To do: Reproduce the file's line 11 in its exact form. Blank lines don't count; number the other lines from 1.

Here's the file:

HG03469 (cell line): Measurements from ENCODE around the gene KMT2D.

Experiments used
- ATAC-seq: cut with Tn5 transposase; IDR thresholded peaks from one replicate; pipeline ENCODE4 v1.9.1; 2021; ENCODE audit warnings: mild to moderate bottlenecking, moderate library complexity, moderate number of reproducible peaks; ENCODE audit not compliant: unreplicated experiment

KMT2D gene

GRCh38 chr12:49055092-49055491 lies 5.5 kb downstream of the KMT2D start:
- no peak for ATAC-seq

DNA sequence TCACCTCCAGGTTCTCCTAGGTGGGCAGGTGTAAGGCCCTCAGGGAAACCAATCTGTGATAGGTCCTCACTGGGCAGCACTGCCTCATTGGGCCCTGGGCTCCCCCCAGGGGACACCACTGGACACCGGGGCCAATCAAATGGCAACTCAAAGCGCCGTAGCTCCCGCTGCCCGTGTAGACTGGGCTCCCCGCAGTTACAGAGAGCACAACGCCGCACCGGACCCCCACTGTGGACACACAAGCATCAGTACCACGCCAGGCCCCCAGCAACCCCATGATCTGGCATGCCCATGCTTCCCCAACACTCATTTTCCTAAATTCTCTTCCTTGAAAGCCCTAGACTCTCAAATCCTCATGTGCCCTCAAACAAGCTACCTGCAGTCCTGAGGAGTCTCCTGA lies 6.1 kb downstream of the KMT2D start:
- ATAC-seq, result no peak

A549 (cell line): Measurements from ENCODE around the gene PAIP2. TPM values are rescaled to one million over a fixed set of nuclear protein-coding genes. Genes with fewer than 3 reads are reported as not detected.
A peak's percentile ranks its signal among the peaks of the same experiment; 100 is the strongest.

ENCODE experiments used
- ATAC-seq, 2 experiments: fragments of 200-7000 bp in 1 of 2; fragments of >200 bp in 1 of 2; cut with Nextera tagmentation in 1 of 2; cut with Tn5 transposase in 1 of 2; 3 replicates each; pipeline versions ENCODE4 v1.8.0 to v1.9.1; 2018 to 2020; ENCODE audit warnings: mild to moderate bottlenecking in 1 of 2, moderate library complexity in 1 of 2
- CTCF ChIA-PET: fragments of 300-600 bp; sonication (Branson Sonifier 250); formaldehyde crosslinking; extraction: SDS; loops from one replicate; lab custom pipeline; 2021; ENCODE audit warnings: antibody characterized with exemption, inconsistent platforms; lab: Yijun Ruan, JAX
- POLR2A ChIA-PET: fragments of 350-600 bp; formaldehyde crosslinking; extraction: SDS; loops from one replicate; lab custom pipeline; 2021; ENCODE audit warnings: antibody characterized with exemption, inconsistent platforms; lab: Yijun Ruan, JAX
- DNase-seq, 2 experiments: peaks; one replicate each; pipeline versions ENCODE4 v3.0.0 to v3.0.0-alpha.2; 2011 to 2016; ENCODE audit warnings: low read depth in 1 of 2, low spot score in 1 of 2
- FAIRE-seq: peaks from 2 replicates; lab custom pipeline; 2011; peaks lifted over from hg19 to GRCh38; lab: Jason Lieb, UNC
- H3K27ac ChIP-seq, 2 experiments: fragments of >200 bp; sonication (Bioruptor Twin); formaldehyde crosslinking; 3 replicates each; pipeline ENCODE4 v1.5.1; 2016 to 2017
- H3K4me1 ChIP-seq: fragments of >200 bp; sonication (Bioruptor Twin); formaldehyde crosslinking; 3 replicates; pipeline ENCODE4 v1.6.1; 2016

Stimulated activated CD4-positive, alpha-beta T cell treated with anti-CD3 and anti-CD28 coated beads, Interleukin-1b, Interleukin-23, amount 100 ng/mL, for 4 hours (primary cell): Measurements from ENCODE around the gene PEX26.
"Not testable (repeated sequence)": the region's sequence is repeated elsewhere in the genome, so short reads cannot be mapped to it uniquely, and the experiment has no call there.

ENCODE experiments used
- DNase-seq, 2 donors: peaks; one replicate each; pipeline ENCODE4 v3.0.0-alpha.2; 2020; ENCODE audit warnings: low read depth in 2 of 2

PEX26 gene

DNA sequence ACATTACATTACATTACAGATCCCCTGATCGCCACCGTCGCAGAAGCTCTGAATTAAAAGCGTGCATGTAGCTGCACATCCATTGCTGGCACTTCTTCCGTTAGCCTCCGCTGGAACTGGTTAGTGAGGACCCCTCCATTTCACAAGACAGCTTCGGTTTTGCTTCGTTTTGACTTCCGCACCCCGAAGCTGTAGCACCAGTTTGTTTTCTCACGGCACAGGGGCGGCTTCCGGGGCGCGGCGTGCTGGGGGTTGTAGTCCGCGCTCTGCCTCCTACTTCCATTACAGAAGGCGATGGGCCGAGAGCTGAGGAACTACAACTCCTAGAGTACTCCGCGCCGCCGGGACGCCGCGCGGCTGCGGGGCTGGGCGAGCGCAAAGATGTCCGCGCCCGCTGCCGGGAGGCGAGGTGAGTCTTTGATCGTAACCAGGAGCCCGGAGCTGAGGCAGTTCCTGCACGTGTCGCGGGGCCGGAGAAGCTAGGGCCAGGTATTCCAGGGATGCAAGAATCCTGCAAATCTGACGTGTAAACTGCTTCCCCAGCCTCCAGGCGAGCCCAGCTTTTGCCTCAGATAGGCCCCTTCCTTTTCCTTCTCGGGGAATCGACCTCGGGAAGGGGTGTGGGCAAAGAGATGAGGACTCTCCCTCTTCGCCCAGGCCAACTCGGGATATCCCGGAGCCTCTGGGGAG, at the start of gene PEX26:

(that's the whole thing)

ENCODE experiments used